Unionized federal corrections officers: Trump makes a bad shortage worse

WASHINGTON—Republican President Donald Trump’s proposed budget cuts for the year starting Oct. 1 will make a bad shortage of corrections officers in the nation’s federal prisons worse, the union that represents them says.


And that should concern everybody, adds Eric Young, president of the Council of Prison Locals, a Government Employees (AFGE) sector.


That’s because other Bureau of Prisons workers, especially those whose normal assignments – such as mental health, physical health and vocational training – are supposed to prepare inmates for a peaceful return to external society, can’t.


They’re busy subbing for missing corrections officers and would have to sub for 1,000 more COs whom Trump wants to cut, Young says. And like the COs, the other workers don’t know when they leave for work in the morning if they’ll be returning home safely that night.



Young issued the warning at a late-June press conference his council called to mark the 10th anniversary of inmates’ slaying of corrections officer Jose Rivera in Pennsylvania. Rivera was stabbed more than 20 times. “I spoke to his widow last night and told her we would not forget him,” Young explained, standing in front of photos of Rivera and other CO victims.


Rivera’s death, and subsequent injuries and deaths on the job among federal corrections officers – many of whom are military veterans – highlighted not just the officer shortage but also that the Bureau of Prisons has often left its officers under-armed against violent and hostile inmates.


The officer shortage is so bad that BOP now routinely orders non-corrections officers, such as doctors, nurses, cafeteria workers, secretaries and occupational teachers, to handle corrections officers’ jobs. That leaves one CO — or a little-trained non-officer — to monitor more than 100 inmates on each prison tier, many of them violent.


“Too often our professionals are being assaulted and killed in the line of duty,” Young told a press conference in D.C. After showing a video of several inmates beating, kicking and badly injuring another corrections officer, who survived but was hospitalized for weeks, Young asked: “Why do we have to wait for something like this before getting protective action?”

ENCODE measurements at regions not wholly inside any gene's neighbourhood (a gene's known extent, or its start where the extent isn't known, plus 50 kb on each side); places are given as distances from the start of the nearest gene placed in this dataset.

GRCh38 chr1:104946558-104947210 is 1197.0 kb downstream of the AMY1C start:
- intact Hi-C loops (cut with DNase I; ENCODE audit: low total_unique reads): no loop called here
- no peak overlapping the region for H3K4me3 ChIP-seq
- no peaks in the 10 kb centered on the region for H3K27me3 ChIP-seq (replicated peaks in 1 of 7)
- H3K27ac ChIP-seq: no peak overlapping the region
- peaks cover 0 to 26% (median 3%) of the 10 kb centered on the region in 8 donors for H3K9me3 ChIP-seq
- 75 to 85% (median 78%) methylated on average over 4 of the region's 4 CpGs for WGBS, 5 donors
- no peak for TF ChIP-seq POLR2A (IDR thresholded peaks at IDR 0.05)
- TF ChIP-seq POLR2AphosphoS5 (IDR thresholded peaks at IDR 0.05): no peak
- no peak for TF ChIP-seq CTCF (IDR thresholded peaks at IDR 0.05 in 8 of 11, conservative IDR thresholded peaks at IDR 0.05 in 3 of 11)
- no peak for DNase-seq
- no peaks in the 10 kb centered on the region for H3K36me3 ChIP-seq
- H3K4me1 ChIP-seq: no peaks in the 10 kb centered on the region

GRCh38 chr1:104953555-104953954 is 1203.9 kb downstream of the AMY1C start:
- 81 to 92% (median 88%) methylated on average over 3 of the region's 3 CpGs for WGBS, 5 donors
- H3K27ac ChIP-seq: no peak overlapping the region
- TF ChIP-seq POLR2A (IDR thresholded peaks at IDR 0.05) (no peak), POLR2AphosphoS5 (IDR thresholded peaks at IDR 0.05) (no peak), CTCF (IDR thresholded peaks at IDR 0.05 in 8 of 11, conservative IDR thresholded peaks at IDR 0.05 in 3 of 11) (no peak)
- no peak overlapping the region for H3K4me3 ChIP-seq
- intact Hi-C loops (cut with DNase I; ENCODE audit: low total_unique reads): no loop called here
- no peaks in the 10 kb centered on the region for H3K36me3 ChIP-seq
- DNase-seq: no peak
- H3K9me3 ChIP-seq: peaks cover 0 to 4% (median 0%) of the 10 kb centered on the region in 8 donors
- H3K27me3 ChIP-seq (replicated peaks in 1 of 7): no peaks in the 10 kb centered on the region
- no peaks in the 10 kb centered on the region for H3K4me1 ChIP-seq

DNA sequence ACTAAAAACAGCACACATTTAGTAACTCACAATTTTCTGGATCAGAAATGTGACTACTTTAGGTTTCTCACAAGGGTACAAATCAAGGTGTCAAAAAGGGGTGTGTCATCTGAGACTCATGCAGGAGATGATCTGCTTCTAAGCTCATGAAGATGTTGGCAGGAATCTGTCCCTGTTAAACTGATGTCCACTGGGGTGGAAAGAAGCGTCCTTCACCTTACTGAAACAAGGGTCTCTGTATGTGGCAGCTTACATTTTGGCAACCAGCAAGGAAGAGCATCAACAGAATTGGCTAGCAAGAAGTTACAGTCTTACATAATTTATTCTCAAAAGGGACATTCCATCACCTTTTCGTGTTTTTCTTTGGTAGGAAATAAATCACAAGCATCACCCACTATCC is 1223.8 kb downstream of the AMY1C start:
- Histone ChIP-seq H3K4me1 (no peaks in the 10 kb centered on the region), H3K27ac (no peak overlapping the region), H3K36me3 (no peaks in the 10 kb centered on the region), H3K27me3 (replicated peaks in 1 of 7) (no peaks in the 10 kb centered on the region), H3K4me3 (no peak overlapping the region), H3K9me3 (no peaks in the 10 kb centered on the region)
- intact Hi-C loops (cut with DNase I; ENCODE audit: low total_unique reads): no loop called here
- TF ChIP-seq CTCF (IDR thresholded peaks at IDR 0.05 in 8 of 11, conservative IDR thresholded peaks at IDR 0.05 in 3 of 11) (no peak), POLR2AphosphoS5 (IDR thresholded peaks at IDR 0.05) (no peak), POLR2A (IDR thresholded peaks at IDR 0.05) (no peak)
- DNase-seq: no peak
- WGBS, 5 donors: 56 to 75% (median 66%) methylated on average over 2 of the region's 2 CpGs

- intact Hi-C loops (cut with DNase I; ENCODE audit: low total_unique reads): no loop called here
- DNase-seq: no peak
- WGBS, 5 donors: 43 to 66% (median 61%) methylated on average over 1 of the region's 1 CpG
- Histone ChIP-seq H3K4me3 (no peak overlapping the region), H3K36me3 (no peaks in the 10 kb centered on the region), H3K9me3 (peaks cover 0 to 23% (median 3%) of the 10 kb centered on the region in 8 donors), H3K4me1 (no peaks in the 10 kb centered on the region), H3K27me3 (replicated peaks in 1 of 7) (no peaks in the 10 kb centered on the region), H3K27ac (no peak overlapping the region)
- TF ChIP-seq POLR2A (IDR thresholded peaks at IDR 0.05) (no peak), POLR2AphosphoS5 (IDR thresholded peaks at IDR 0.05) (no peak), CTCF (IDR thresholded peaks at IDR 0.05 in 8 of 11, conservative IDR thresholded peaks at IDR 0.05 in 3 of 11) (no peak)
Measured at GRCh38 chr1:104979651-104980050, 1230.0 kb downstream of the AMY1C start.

Instead of helping the corrections officers, Trump is going the other way, though many of them voted for him, Young noted. He said Trump’s budget proposes cutting more than 1,000 officers, and the force is already 6,000 below its maximum authorized strength to guard 192,000 federal inmates in 122 prisons nationwide. That doesn’t count 32,000 other inmates in privately run “contract prisons.”


Thus, the use of the non-officers on guard.


“When Trump was running, he vowed to be a strong law-and-order president,” said Young, himself a long-time corrections officer and military veteran. “But his administration is literally cutting our budget.” Trump’s budget plan envisions flat funding for BOP, at just over $7 billion yearly, and a 1,000-person cut in total employment, to 35,786.


Young and his colleagues spent the day, June 20, lobbying lawmakers to reverse Trump’s cuts. They drew support from two Pennsylvania Republican lawmakers, and bipartisan letters went to the Justice Department protesting Trump’s cuts.


“The Bureau of Prisons said they’ll cut actual full-time employees” – the corrections officers – “not just unfilled positions,” said Rep. Brian Fitzpatrick, R-Pa. “But augmentation,” the official name for substituting the cafeteria workers, nurses and others for the COs, “creates serious security risks. Congress told the bureau to ‘stop it’ and I’ll follow that up.”


“If we keep underfunding and understaffing the federal prisons, the question is not if we’ll lose another corrections officer, but when,” Fitzpatrick, a former FBI agent, concluded.


Source: PAI